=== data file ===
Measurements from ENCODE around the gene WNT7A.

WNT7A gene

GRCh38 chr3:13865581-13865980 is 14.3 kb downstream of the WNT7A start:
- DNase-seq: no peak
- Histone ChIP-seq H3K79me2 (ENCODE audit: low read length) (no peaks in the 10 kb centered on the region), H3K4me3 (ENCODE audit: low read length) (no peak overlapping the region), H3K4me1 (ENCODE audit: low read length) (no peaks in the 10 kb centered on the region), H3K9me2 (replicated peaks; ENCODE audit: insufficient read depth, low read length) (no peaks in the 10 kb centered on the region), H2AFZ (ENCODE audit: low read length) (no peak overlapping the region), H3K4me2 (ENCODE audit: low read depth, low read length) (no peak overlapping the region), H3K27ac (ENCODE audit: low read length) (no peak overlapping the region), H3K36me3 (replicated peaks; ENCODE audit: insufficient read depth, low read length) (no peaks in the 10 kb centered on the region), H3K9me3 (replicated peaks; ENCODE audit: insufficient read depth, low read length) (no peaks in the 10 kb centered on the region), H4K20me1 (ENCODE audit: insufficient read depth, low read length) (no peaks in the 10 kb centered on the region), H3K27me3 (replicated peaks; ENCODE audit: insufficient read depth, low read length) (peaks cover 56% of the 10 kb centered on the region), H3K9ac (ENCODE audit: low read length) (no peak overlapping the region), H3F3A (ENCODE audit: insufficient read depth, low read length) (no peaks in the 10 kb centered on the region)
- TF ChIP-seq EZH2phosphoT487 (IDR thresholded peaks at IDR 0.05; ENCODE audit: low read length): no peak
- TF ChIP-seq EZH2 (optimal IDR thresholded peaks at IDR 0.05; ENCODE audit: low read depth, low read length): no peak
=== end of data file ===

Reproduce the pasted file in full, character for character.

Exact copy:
Measurements from ENCODE around the gene WNT7A.

WNT7A gene

GRCh38 chr3:13865581-13865980 is 14.3 kb downstream of the WNT7A start:
- DNase-seq: no peak
- Histone ChIP-seq H3K79me2 (ENCODE audit: low read length) (no peaks in the 10 kb centered on the region), H3K4me3 (ENCODE audit: low read length) (no peak overlapping the region), H3K4me1 (ENCODE audit: low read length) (no peaks in the 10 kb centered on the region), H3K9me2 (replicated peaks; ENCODE audit: insufficient read depth, low read length) (no peaks in the 10 kb centered on the region), H2AFZ (ENCODE audit: low read length) (no peak overlapping the region), H3K4me2 (ENCODE audit: low read depth, low read length) (no peak overlapping the region), H3K27ac (ENCODE audit: low read length) (no peak overlapping the region), H3K36me3 (replicated peaks; ENCODE audit: insufficient read depth, low read length) (no peaks in the 10 kb centered on the region), H3K9me3 (replicated peaks; ENCODE audit: insufficient read depth, low read length) (no peaks in the 10 kb centered on the region), H4K20me1 (ENCODE audit: insufficient read depth, low read length) (no peaks in the 10 kb centered on the region), H3K27me3 (replicated peaks; ENCODE audit: insufficient read depth, low read length) (peaks cover 56% of the 10 kb centered on the region), H3K9ac (ENCODE audit: low read length) (no peak overlapping the region), H3F3A (ENCODE audit: insufficient read depth, low read length) (no peaks in the 10 kb centered on the region)
- TF ChIP-seq EZH2phosphoT487 (IDR thresholded peaks at IDR 0.05; ENCODE audit: low read length): no peak
- TF ChIP-seq EZH2 (optimal IDR thresholded peaks at IDR 0.05; ENCODE audit: low read depth, low read length): no peak